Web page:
KidsActivitiesBlog - You'll find simple art projects using household items. There's a slew of toilet paper roll projects, as well as things like paper plate crowns, sidewalk chalk paint and gak bubbles. 

Inner Child Fun - Kids can learn how to make a duct tape wallet, a paper fortune teller, tissue paper flowers, a foolproof paper airplane and more. 

Muffalo Potato - Kids learn to draw using the shapes of numbers and letters. 

Art with Mati & Dada - Animated shorts (each is around eight minutes long) make it easy for kids to learn about specific artists, from Van Gogh and Leonardo da Vinci to Jackson Pollock and Kandinsky.

Hoffman Academy Piano Lessons - Easy-to-follow piano lessons for kids and adults. 

To Get Kids Thinking

Smart Girls - Saturday Night Live's Amy Poehler co-founded Smart Girls to help young people "cultivate their authentic selves"—and its YouTube channel highlights a variety of topics, from "Making Math Fun" to profiles of famous women in history. It's best for tweens to teens. 

TED-Ed - Short videos on interesting topics, from "A Day in the Life" videos about various people in history ("A day in the life of an ancient Egyptian doctor," for instance) to brainy riddles for kids to solve.  

TinkerLab - An online maker space where kids can learn how to create a variety of things from basic and repurposed materials—from cloud dough and paperclip bracelets to chain reaction ideas and stop motion animation instruction. 

Soul Pancake - Older kids and tweens can explore the world—and learn how to change it—via these inspiring videos. 

It's OK to Be Smart - Joe Hanson, Ph.D. helps answer fun questions like, "Humans are smart. Why are babies so unsmart?" and "How to drink coffee in space." 

Cooking

Nerdy Nummies Cooking - Kids will learn how to make a variety of cakes, cupcakes and sandwiches—often with shaped or themed on pop culture favorites (make Star Wars' blue milk or Harley Quinn's famous cheese sandwich.).

The Bow Girls - Two adorable sisters teach kids how to make fun things like ice cream cupcakes, blueberry muffins in a mug and green eggs and ham. 

Miniature Space - Want to see giant on-screen hands making a hamburger fit for a mouse? Kids aren't necessarily going to recreate these edible items at home, but watching these tiny foods being made is fascinating for all! Even the plates and frying pans are dollhouse-sized ... and yet it all works and cooks like the real (human-sized) things.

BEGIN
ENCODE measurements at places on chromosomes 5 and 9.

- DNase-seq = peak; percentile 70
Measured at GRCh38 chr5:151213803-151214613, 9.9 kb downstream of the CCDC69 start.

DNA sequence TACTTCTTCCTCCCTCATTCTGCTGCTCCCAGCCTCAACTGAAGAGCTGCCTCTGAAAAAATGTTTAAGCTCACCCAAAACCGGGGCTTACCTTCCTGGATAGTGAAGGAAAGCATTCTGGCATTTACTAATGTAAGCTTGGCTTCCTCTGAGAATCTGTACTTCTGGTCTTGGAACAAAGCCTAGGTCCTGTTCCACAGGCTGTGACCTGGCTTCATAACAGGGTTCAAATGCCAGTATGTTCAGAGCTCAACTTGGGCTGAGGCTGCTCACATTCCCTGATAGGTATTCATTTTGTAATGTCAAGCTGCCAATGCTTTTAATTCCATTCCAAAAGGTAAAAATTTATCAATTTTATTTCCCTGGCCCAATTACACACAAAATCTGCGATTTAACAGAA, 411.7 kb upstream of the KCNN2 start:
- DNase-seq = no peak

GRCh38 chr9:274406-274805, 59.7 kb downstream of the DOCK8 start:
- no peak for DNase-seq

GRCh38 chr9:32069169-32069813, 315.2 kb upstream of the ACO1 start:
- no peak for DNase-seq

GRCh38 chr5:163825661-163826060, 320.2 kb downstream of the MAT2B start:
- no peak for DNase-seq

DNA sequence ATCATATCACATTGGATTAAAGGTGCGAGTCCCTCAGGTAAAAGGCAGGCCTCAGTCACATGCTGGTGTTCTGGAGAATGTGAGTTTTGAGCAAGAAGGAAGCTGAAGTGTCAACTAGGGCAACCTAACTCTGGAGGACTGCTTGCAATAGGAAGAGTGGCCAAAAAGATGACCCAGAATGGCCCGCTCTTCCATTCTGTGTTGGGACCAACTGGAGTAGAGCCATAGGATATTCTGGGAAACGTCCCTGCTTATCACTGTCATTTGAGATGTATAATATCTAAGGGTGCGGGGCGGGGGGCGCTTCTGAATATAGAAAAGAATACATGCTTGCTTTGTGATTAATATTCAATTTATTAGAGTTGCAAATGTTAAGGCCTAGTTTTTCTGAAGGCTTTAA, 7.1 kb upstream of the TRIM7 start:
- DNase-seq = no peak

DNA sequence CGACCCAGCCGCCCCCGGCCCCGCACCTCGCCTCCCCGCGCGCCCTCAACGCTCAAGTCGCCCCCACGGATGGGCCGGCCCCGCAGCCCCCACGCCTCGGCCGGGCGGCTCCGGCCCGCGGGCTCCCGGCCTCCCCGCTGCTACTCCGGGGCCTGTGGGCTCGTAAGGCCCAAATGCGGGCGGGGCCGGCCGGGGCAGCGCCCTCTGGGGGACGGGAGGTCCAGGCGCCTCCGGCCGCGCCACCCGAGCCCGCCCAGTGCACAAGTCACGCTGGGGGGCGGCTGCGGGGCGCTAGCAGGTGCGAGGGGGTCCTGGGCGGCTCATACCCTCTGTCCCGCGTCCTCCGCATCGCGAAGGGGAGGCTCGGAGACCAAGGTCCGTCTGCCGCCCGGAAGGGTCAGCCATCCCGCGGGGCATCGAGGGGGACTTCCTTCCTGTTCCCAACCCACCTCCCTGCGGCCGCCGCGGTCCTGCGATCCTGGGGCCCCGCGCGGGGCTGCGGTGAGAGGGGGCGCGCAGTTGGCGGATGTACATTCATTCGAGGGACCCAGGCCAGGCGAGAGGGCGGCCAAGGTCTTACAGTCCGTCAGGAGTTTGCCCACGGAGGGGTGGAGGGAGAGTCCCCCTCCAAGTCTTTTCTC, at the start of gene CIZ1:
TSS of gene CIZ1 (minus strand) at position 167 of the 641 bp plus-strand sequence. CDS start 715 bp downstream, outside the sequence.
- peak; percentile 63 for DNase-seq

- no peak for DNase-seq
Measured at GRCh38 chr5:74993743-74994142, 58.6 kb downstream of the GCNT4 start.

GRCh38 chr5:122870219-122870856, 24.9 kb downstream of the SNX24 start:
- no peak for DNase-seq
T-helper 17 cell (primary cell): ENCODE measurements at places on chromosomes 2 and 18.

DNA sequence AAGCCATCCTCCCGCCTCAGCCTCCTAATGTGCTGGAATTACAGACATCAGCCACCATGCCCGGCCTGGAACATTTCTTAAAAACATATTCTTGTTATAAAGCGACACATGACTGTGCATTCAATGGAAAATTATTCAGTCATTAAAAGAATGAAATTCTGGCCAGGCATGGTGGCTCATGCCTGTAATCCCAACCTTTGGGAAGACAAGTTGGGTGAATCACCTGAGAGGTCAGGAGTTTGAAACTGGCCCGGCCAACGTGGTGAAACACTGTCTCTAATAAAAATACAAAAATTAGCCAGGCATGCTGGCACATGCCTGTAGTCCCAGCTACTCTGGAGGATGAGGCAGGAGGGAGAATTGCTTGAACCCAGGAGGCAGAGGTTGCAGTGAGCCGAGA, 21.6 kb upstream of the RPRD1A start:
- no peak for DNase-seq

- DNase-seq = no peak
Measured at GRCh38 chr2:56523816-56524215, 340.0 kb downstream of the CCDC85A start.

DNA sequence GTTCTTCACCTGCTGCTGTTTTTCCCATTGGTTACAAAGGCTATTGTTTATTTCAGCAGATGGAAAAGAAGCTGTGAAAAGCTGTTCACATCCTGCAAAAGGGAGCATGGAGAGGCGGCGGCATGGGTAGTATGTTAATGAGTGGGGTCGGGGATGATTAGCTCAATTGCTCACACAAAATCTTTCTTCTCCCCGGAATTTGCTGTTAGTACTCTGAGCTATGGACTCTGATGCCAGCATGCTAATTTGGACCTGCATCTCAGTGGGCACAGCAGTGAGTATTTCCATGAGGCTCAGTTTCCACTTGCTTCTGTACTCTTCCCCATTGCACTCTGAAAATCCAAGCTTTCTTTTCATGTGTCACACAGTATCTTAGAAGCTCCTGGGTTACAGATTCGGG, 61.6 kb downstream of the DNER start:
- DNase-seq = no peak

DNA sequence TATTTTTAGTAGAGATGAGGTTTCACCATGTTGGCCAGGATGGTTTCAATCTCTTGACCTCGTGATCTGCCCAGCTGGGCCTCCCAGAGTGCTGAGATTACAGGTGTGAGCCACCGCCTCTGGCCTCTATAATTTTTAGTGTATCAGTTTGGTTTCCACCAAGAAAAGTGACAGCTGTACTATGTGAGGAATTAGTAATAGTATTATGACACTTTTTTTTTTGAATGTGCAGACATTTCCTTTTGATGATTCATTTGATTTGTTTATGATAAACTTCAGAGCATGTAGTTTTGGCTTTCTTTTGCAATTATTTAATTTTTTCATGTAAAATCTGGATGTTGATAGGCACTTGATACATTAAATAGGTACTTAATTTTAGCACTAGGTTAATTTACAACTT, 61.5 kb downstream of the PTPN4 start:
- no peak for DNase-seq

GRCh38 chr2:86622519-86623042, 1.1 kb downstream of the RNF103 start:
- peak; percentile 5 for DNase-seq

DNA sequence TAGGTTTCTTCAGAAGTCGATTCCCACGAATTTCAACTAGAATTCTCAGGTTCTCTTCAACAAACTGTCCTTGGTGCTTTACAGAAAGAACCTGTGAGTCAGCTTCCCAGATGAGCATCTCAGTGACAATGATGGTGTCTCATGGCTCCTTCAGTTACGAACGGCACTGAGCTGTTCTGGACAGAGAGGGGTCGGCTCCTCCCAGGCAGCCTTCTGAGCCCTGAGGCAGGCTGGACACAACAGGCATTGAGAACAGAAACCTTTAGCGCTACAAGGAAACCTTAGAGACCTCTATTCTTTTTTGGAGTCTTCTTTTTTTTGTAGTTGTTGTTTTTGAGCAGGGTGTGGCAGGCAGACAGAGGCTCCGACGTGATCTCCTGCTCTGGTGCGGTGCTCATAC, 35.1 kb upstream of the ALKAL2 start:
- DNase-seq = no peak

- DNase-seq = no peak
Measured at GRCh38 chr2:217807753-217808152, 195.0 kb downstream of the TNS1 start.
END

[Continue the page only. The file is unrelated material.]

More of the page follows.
To Get Kids Moving

Cosmic Kids Yoga - A yoga and mindfulness program designed for kids 3 and up, yogi Jaime makes yoga poses fun for kids by turning them into stories and using some of the kids' favorite pop culture themes to grab their attention (there's a Minecraft yoga story, for instance, that asks kids to use various poses to "survive" the Minecraft world). 

Go Noodle  - Short videos (they're all under five minutes) to get kids moving, these videos make perfect "brain breaks" during the day. Kids can hop on and learn Fortnite dances, pop bubbles on screen, or hop and jump with Sonic the Hedgehog. 

Just Dance Kids - You don't need a video game console to let your kids follow the Just Dance moves. Just type "Just Dance Kids" into the YouTube search menu, and you'll get a plethora of videos that'll make kids feel like they're playing the game (and younger kiddos don't even know the difference). 

Seven Minute Workout - OK, so this isn't really for kids. But Mom and Dad need a workout, too! And this is only seven minutes, so kids can join in.  

photo: Pinkfong via Youtube

For Toddlers/Preschoolers

Super Simple Songs - Toddlers will be mesmerized watching these colorful videos featuring simple songs like "Twinkle Twinkle" and "Five Little Ducks." Need a few minutes to decompress? Plop your tot in front of this for a bit, and you'll both be happy. 

KidsTV123 - Toddlers and preschoolers can learn basics like letters, shapes and colors with these short musical videos.

Sesame Street - Kids can dance, sing and learn with all their favorite Sesame Street friends. 

Pinkfong - It's the YouTube channel that hatched the infamous Baby Shark—and tons of other cute song videos your toddler will love.

WordWorld - Full episodes of the popular PBS show that helps kids learn how to build and recognize letters and words. 

photo: Photo credit: Burst via Pexels

Just for Fun

OK GO - This LA-based rock band makes music videos that look more like YouTube stunts than song. The band does all kinds of cool stunts set to their music, from singing and dancing in zero-gravity to a dance routine done on treadmills. Kids will be too enthralled to dance, but that's OK—you'll be, too. 

Dude Perfect - What started as four friends recording trick shots in their backyard basketball court has become a multimillion operation—and one of the most popular sports channels on YouTube (they have 50 million subscribers!). The friends do all kinds of fun record-breaking stunts, including "the world's longest basketball shot made with your head," and "the world's highest basketball shot (which was thrown from the top of a skyscraper). 

Storyline Online - Celebrities read aloud from their favorite story books, which are then given some simple animation to bring the stories to life. 

—Melissa Heckscher